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Biter v. Davis

United States District Court, S.D. Texas, Galveston Division

August 29, 2019

MICHAEL ALLAN BITER, TDCJ #01012208, Petitioner,
v.
LORIE DAVIS, Respondent.

          MEMORANDUM OPINION AND ORDER

          George C. Hanks Jr. United States District Judge.

         Petitioner Michael Allan Biter is an inmate in the Texas Department of Criminal Justice-Correctional Institutions Division (“TDCJ”). He filed a petition for a writ of habeas corpus under 28 U.S.C. § 2254 to challenge a prison disciplinary proceeding (Dkt. 1). After reviewing all of the pleadings under Rule 4 of the Rules Governing Section 2254 Cases in the United States District Courts, the Court concludes that this case must be dismissed for reasons set forth below.

         I. BACKGROUND

         Biter is currently imprisoned at TDCJ's Terrell Unit. He is incarcerated based on convictions for robbery (No. F-023280-TN) and aggravated robbery (No. F-023287-TN) in Dallas County. See Offender Information Search, available at https://offender.tdcj.texas.gov/OffenderSearch/index.jsp (last visited Aug. 28, 2019). His petition does not challenge his conviction or sentence. Rather, he seeks relief from a disciplinary conviction at the Powledge Unit in disciplinary case number 20190101437 (Dkt. 1, at 5). Biter was punished by the loss of eight days of “good time” credits, a reduction in custody status, and restrictions on contact visits, commissary, recreation, and phone use (id.). He states that he is not eligible for release on mandatory supervision (id.). He also states that he appealed the conviction through TDCJ's two-step administrative grievance procedure (id. at 5-6). He seeks to overturn the disciplinary conviction against him.

         II. PRISON DISCIPLINARY PROCEEDINGS

         Biter's habeas claims pertain to a disciplinary case at the Powledge Unit, which is in Anderson County in the Eastern District of Texas, Tyler Division. See 28 U.S.C. § 124(c)(1). This Court may hear Biter's petition because, at the time he filed his petition, he was incarcerated in Brazoria County, which is within the boundaries of the Galveston Division of the Southern District of Texas. See 28 U.S.C. § 124(b)(1); 28 U.S.C. § 2241(d); Wadsworth v. Johnson, 235 F.3d 959, 961 (5th Cir. 2000).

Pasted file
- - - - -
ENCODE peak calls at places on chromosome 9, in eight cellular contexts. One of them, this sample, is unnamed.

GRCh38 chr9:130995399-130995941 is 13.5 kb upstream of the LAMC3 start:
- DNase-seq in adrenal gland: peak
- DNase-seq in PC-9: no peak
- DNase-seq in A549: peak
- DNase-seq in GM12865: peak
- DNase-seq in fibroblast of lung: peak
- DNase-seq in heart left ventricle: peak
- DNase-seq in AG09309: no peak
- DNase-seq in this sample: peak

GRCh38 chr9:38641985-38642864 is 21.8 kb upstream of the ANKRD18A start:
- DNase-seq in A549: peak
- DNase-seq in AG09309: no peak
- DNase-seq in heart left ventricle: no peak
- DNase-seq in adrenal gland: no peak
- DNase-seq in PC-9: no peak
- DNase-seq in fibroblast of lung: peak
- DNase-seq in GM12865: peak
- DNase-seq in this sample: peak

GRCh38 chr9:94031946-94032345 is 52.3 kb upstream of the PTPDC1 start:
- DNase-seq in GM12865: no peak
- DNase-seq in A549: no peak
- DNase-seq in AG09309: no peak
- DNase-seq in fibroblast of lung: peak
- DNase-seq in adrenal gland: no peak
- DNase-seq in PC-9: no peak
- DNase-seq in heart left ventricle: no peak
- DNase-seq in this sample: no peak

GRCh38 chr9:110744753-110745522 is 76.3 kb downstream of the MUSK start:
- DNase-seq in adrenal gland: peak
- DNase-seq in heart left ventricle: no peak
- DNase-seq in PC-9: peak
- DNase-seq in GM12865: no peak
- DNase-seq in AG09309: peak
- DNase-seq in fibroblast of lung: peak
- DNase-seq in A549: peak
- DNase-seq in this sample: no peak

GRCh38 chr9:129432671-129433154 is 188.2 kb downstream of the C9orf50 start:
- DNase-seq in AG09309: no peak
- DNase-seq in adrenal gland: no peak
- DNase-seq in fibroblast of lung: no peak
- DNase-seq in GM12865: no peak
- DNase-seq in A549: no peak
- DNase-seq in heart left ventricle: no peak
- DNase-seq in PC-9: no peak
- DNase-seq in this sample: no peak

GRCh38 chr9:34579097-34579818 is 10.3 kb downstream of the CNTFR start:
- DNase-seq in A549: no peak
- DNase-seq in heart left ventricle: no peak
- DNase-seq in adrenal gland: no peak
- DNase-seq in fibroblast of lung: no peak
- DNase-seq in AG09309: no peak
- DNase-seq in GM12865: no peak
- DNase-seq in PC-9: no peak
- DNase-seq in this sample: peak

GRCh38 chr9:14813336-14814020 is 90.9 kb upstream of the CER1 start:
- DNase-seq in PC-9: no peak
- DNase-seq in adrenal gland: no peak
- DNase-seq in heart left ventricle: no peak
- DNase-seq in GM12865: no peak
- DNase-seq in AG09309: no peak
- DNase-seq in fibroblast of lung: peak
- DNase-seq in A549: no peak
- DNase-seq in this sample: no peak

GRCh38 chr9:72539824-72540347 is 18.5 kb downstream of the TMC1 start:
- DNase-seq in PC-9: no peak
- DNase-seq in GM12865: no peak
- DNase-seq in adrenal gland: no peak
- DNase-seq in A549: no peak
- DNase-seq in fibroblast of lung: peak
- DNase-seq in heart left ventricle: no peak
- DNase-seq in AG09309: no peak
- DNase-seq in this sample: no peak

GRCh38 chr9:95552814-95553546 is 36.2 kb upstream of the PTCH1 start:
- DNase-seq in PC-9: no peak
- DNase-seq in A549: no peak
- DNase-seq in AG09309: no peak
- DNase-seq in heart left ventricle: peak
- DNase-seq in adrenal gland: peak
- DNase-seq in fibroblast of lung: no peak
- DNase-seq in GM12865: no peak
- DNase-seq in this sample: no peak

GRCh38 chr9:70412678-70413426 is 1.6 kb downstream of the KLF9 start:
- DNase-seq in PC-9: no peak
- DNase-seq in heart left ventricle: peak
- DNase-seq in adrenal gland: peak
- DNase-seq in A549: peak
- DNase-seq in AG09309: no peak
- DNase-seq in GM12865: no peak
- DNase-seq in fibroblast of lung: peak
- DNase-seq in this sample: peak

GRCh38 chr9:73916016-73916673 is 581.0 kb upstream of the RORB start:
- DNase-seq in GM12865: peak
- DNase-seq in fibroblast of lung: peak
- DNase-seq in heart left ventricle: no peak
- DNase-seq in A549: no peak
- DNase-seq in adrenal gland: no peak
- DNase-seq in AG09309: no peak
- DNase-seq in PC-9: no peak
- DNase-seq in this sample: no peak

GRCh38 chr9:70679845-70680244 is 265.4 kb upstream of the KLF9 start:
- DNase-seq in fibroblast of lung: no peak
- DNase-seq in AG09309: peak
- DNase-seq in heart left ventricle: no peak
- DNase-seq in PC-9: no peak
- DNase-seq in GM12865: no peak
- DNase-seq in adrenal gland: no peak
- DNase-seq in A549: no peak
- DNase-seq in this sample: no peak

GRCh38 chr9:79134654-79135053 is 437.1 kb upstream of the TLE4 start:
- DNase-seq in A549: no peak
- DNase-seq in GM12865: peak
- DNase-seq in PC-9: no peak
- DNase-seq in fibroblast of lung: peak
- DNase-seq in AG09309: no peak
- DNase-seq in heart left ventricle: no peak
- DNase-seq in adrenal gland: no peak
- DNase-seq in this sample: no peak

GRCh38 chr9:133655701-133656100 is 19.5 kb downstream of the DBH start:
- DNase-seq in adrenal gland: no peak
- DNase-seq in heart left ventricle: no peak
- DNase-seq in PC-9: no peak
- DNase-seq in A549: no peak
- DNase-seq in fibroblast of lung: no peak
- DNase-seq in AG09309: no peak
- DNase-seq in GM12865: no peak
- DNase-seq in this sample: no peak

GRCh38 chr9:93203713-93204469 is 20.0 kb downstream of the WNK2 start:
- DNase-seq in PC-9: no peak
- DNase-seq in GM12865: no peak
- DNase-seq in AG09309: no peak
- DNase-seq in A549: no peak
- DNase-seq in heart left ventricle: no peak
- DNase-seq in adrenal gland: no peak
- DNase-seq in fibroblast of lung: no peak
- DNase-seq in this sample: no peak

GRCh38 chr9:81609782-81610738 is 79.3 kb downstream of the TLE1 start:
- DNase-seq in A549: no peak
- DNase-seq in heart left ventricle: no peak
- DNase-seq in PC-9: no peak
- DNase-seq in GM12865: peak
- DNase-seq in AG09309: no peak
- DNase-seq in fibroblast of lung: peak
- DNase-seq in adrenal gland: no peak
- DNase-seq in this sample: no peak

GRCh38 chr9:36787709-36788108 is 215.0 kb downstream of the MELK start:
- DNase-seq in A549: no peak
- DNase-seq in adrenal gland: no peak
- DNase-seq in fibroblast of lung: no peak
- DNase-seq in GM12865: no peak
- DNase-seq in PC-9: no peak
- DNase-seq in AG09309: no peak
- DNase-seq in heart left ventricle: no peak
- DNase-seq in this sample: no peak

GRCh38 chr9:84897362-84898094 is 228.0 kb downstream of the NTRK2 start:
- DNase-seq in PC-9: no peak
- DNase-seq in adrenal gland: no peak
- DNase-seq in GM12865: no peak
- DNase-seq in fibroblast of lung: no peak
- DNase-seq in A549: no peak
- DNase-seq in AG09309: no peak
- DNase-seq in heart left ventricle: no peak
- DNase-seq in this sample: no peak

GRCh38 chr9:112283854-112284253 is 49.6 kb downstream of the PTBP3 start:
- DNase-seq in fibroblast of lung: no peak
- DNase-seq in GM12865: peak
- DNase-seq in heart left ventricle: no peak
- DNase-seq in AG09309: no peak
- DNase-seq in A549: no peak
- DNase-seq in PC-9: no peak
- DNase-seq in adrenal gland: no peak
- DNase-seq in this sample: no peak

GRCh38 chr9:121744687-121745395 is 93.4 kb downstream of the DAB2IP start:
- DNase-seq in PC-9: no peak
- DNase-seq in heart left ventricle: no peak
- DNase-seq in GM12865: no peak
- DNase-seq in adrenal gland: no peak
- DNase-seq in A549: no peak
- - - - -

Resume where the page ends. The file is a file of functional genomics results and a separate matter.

An inmate's rights in the prison disciplinary setting are governed by the Due Process Clause of the Fourteenth Amendment to the United States Constitution. See Wolff v. McDonnell, 418 U.S. 539, 557 (1974). Prisoners charged with institutional rules violations are entitled to rights under the Due Process Clause only when the disciplinary action may result in a sanction that will infringe upon a constitutionally protected liberty interest. See Sandin v. Conner, 515 U.S. 472 (1995); Toney v. Owens, 779 F.3d 330, 336 (5th Cir. 2015). A Texas prisoner cannot demonstrate a due process violation in the prison disciplinary context without first satisfying the following criteria: (1) he must be eligible for early release on the form of parole known as mandatory supervision; and (2) the disciplinary conviction at issue must have resulted in a loss of previously earned good time credit. See Malchi v. Thaler, 211 F.3d 953, 957-58 (5th Cir. 2000).

         Biter cannot demonstrate a due process violation in this case because, as he admits in his petition, he is ineligible for mandatory supervision (Dkt. 1, at 5). Biter was convicted of aggravated robbery under Texas Penal Code § 29.03 and, as a matter of Texas law, this conviction renders him ineligible. See Tex. Gov't Code § 508.149(a)(12) (inmates serving a sentence for conviction under Texas Penal Code § 29.03 “may not be released to mandatory supervision”). This is fatal to his claims. Only those Texas inmates who are eligible for early release on mandatory supervision have a protected liberty interest in their previously earned good time credit. See Malchi, 211 F.3d at 957-58.